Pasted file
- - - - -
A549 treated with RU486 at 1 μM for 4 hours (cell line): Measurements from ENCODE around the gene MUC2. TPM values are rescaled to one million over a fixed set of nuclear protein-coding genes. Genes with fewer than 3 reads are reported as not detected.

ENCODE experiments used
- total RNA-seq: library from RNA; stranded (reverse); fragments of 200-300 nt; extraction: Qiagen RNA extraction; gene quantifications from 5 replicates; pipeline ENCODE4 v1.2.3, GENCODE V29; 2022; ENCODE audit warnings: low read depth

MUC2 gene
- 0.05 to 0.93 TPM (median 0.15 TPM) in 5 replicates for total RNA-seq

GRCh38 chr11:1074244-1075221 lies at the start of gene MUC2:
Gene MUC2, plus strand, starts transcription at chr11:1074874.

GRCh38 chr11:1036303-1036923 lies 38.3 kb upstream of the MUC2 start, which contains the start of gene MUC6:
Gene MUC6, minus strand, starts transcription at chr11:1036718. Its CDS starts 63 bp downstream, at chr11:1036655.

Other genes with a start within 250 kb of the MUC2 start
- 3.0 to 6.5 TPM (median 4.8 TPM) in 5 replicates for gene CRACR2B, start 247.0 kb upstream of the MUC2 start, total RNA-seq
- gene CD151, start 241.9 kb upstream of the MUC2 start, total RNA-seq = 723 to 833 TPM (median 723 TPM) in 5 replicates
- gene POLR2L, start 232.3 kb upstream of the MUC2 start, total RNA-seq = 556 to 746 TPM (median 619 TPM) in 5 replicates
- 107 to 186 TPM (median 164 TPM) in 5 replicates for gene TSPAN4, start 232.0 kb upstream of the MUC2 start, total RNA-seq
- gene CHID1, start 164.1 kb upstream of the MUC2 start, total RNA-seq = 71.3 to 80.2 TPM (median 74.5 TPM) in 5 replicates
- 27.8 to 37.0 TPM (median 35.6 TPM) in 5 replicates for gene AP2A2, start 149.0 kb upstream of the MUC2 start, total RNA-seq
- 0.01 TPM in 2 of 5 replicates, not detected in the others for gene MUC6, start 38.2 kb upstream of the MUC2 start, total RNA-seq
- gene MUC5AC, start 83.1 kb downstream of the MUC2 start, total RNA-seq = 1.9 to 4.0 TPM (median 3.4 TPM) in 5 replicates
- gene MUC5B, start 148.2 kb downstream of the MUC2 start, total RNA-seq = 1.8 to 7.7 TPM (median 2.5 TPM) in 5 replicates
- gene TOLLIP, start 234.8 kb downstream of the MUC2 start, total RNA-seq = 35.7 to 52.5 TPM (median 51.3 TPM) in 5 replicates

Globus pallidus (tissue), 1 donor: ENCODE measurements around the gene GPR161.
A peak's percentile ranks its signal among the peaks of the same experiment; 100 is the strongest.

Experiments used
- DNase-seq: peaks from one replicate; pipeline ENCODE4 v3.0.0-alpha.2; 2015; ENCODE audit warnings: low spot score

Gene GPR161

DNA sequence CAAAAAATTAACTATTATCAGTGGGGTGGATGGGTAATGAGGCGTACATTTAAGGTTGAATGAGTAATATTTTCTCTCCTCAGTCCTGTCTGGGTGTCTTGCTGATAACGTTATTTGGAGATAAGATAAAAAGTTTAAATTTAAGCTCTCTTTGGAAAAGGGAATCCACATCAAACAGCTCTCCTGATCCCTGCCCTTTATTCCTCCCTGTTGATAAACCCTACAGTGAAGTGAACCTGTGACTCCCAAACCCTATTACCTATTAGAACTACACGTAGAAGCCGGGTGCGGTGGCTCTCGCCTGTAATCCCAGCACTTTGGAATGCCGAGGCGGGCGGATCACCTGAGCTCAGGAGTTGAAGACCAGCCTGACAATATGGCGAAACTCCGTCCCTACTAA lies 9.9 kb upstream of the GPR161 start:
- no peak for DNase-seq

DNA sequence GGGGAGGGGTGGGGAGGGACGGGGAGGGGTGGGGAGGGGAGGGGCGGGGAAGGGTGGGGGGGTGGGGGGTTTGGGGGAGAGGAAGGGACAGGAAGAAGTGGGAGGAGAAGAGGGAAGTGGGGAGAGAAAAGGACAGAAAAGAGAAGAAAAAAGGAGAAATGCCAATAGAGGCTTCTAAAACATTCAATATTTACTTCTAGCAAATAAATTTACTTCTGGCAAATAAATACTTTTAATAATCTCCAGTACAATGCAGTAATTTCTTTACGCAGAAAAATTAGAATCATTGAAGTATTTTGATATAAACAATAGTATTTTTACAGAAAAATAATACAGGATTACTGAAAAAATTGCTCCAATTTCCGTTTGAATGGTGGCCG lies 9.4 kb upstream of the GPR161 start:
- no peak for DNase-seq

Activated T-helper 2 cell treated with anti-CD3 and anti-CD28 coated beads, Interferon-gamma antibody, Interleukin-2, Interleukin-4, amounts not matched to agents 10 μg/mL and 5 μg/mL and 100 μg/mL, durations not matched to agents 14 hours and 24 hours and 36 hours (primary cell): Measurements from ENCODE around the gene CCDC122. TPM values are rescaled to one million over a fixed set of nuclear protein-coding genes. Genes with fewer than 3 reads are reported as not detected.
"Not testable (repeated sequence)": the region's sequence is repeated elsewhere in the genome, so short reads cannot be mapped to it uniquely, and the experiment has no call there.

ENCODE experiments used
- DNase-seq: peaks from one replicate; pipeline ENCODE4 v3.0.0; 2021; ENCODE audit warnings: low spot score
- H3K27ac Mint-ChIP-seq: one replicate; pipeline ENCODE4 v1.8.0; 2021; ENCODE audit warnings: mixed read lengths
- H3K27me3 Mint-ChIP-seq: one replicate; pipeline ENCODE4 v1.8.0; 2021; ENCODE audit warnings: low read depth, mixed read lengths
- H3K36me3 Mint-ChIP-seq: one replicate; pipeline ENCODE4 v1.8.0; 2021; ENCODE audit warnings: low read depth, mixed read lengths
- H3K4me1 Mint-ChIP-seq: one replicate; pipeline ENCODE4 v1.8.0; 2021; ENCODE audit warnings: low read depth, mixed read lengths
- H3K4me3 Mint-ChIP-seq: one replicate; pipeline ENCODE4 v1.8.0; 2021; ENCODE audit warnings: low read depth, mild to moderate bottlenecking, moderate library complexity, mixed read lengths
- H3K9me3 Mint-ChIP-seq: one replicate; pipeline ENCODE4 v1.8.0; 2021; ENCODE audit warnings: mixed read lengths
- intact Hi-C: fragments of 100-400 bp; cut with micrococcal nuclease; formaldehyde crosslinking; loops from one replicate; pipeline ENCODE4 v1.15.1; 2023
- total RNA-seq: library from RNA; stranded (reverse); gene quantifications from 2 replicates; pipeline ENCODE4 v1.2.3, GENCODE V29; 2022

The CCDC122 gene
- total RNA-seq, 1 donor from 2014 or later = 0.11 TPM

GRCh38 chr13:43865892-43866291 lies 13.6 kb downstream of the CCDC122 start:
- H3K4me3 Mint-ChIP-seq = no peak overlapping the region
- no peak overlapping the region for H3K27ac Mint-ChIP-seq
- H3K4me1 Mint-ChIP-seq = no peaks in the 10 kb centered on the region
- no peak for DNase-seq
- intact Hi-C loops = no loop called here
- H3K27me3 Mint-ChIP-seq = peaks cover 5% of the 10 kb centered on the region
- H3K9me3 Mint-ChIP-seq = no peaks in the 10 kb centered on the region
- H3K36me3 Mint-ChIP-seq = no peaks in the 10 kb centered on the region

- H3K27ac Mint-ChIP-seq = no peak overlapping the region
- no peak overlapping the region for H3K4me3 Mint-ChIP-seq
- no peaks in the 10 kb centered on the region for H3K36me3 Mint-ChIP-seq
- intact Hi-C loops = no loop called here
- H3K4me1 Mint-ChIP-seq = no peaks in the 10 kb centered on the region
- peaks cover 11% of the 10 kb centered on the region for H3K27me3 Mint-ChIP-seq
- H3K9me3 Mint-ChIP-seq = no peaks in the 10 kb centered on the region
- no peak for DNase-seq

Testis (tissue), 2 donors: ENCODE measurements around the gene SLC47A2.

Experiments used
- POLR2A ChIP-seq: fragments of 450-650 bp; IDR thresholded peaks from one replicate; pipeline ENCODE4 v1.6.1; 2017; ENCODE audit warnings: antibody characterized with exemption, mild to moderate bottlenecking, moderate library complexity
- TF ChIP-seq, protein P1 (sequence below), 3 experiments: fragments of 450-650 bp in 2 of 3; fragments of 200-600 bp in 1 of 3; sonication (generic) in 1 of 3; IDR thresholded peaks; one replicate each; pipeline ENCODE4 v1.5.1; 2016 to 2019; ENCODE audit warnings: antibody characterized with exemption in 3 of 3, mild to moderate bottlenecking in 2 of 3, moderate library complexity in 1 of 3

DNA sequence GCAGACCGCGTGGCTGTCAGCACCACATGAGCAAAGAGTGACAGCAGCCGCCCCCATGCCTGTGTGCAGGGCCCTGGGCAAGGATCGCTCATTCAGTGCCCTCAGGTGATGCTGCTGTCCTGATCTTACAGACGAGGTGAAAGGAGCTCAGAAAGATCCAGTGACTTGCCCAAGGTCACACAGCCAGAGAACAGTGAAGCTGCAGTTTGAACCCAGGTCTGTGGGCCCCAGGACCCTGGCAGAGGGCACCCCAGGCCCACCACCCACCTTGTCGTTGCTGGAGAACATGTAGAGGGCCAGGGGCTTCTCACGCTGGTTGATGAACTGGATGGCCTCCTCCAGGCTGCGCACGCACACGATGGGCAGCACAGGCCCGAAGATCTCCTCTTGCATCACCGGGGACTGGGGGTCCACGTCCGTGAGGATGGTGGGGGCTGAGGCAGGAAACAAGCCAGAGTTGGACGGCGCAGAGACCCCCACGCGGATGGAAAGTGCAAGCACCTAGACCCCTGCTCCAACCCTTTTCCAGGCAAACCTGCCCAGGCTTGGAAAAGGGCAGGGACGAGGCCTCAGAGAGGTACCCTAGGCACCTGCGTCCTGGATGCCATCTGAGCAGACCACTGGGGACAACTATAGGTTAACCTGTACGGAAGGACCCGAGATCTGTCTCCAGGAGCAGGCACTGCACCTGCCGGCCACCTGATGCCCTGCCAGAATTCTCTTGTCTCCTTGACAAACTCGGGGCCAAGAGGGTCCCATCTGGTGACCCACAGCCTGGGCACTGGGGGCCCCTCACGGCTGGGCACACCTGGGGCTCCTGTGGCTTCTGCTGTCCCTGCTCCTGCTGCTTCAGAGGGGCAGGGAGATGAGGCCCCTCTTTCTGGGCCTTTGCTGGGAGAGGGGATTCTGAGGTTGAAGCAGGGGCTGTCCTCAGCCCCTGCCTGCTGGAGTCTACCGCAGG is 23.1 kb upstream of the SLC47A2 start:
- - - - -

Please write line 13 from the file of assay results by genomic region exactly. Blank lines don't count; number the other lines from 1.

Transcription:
- gene POLR2L, start 232.3 kb upstream of the MUC2 start, total RNA-seq = 556 to 746 TPM (median 619 TPM) in 5 replicates